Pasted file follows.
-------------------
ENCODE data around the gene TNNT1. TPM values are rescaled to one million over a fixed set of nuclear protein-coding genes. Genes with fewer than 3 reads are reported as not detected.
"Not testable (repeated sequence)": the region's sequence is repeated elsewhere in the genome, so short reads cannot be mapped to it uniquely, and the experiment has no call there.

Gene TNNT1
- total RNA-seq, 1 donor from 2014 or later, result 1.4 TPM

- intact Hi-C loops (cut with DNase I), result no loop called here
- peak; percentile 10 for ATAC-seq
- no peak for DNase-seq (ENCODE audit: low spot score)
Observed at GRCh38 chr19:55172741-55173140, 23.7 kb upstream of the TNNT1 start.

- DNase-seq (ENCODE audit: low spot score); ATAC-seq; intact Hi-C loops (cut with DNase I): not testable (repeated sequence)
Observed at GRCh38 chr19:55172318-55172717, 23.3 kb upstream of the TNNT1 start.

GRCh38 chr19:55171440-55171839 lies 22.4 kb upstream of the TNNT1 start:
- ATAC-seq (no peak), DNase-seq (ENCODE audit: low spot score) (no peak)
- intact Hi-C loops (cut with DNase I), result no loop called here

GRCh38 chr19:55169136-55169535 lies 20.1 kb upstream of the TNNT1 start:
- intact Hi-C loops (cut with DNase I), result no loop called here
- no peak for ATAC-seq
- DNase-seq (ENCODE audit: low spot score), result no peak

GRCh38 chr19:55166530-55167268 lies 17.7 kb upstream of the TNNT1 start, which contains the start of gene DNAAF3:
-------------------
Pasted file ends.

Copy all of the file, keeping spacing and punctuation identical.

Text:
ENCODE data around the gene TNNT1. TPM values are rescaled to one million over a fixed set of nuclear protein-coding genes. Genes with fewer than 3 reads are reported as not detected.
"Not testable (repeated sequence)": the region's sequence is repeated elsewhere in the genome, so short reads cannot be mapped to it uniquely, and the experiment has no call there.

Gene TNNT1
- total RNA-seq, 1 donor from 2014 or later, result 1.4 TPM

- intact Hi-C loops (cut with DNase I), result no loop called here
- peak; percentile 10 for ATAC-seq
- no peak for DNase-seq (ENCODE audit: low spot score)
Observed at GRCh38 chr19:55172741-55173140, 23.7 kb upstream of the TNNT1 start.

- DNase-seq (ENCODE audit: low spot score); ATAC-seq; intact Hi-C loops (cut with DNase I): not testable (repeated sequence)
Observed at GRCh38 chr19:55172318-55172717, 23.3 kb upstream of the TNNT1 start.

GRCh38 chr19:55171440-55171839 lies 22.4 kb upstream of the TNNT1 start:
- ATAC-seq (no peak), DNase-seq (ENCODE audit: low spot score) (no peak)
- intact Hi-C loops (cut with DNase I), result no loop called here

GRCh38 chr19:55169136-55169535 lies 20.1 kb upstream of the TNNT1 start:
- intact Hi-C loops (cut with DNase I), result no loop called here
- no peak for ATAC-seq
- DNase-seq (ENCODE audit: low spot score), result no peak

GRCh38 chr19:55166530-55167268 lies 17.7 kb upstream of the TNNT1 start, which contains the start of gene DNAAF3: